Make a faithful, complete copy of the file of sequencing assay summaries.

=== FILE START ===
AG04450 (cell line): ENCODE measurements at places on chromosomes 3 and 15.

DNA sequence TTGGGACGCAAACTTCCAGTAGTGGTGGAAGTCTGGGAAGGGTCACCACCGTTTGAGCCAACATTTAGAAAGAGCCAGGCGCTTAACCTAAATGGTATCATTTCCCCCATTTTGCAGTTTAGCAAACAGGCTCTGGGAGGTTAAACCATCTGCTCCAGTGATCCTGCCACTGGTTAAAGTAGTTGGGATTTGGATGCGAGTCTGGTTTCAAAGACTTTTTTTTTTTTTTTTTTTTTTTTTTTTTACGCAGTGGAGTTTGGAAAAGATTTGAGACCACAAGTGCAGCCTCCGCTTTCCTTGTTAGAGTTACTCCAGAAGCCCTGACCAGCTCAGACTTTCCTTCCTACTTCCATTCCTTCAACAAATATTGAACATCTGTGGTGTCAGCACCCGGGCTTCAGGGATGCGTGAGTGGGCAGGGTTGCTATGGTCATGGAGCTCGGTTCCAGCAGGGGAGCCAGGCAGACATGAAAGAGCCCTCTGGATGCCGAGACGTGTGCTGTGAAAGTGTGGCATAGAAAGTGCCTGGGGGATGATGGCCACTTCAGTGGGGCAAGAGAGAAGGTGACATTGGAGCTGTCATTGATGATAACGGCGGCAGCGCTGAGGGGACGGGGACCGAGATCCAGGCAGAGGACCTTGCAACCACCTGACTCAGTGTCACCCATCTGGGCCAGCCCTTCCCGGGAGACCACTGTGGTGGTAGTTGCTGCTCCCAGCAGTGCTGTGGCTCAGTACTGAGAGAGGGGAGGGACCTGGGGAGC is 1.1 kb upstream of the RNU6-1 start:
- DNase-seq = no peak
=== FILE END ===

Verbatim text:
AG04450 (cell line): ENCODE measurements at places on chromosomes 3 and 15.

DNA sequence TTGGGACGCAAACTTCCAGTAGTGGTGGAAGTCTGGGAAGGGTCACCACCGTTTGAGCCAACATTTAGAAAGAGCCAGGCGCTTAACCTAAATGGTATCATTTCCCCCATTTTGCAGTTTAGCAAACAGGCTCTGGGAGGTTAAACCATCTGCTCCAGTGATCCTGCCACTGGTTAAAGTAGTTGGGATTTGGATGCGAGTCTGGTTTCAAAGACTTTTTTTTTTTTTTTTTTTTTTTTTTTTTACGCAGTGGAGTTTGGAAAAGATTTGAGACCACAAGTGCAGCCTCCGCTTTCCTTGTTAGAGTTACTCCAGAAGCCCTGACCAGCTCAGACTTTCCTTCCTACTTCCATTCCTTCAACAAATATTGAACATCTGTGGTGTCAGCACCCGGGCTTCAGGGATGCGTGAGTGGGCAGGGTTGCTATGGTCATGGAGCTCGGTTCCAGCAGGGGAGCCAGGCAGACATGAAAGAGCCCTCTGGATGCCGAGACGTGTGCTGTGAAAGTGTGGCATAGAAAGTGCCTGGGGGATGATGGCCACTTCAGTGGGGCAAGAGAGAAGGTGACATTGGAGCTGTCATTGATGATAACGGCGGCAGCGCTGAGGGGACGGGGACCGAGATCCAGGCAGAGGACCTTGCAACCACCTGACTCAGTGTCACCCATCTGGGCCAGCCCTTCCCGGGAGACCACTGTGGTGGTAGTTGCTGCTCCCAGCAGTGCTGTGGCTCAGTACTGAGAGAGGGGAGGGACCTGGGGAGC is 1.1 kb upstream of the RNU6-1 start:
- DNase-seq = no peak